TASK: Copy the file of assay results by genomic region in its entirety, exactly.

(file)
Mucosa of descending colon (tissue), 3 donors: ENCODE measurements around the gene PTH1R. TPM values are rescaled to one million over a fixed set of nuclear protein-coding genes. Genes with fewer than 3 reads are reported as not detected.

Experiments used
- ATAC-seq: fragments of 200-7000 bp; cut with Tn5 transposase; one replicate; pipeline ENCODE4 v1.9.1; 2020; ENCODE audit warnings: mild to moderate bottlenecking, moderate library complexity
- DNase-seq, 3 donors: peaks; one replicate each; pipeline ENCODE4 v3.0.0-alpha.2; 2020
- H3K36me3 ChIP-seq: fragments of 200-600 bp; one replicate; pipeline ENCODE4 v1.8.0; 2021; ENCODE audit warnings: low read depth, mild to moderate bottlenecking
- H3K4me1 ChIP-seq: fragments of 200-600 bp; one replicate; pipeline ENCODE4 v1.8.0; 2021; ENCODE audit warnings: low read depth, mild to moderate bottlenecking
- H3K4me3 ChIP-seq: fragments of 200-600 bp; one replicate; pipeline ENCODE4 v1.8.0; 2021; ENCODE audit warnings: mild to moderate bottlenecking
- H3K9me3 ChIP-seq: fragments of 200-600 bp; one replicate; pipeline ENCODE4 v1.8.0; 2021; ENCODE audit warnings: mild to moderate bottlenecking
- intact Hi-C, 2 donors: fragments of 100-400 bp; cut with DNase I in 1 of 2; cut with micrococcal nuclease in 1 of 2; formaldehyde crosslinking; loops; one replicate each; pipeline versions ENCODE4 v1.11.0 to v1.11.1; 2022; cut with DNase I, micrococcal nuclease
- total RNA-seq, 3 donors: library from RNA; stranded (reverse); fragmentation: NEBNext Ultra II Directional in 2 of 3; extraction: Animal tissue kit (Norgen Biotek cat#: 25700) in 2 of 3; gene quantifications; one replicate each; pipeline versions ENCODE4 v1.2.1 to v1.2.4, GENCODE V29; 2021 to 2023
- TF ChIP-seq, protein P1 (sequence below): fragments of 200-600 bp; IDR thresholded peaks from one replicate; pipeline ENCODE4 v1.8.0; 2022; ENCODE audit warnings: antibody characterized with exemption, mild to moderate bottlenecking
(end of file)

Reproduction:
Mucosa of descending colon (tissue), 3 donors: ENCODE measurements around the gene PTH1R. TPM values are rescaled to one million over a fixed set of nuclear protein-coding genes. Genes with fewer than 3 reads are reported as not detected.

Experiments used
- ATAC-seq: fragments of 200-7000 bp; cut with Tn5 transposase; one replicate; pipeline ENCODE4 v1.9.1; 2020; ENCODE audit warnings: mild to moderate bottlenecking, moderate library complexity
- DNase-seq, 3 donors: peaks; one replicate each; pipeline ENCODE4 v3.0.0-alpha.2; 2020
- H3K36me3 ChIP-seq: fragments of 200-600 bp; one replicate; pipeline ENCODE4 v1.8.0; 2021; ENCODE audit warnings: low read depth, mild to moderate bottlenecking
- H3K4me1 ChIP-seq: fragments of 200-600 bp; one replicate; pipeline ENCODE4 v1.8.0; 2021; ENCODE audit warnings: low read depth, mild to moderate bottlenecking
- H3K4me3 ChIP-seq: fragments of 200-600 bp; one replicate; pipeline ENCODE4 v1.8.0; 2021; ENCODE audit warnings: mild to moderate bottlenecking
- H3K9me3 ChIP-seq: fragments of 200-600 bp; one replicate; pipeline ENCODE4 v1.8.0; 2021; ENCODE audit warnings: mild to moderate bottlenecking
- intact Hi-C, 2 donors: fragments of 100-400 bp; cut with DNase I in 1 of 2; cut with micrococcal nuclease in 1 of 2; formaldehyde crosslinking; loops; one replicate each; pipeline versions ENCODE4 v1.11.0 to v1.11.1; 2022; cut with DNase I, micrococcal nuclease
- total RNA-seq, 3 donors: library from RNA; stranded (reverse); fragmentation: NEBNext Ultra II Directional in 2 of 3; extraction: Animal tissue kit (Norgen Biotek cat#: 25700) in 2 of 3; gene quantifications; one replicate each; pipeline versions ENCODE4 v1.2.1 to v1.2.4, GENCODE V29; 2021 to 2023
- TF ChIP-seq, protein P1 (sequence below): fragments of 200-600 bp; IDR thresholded peaks from one replicate; pipeline ENCODE4 v1.8.0; 2022; ENCODE audit warnings: antibody characterized with exemption, mild to moderate bottlenecking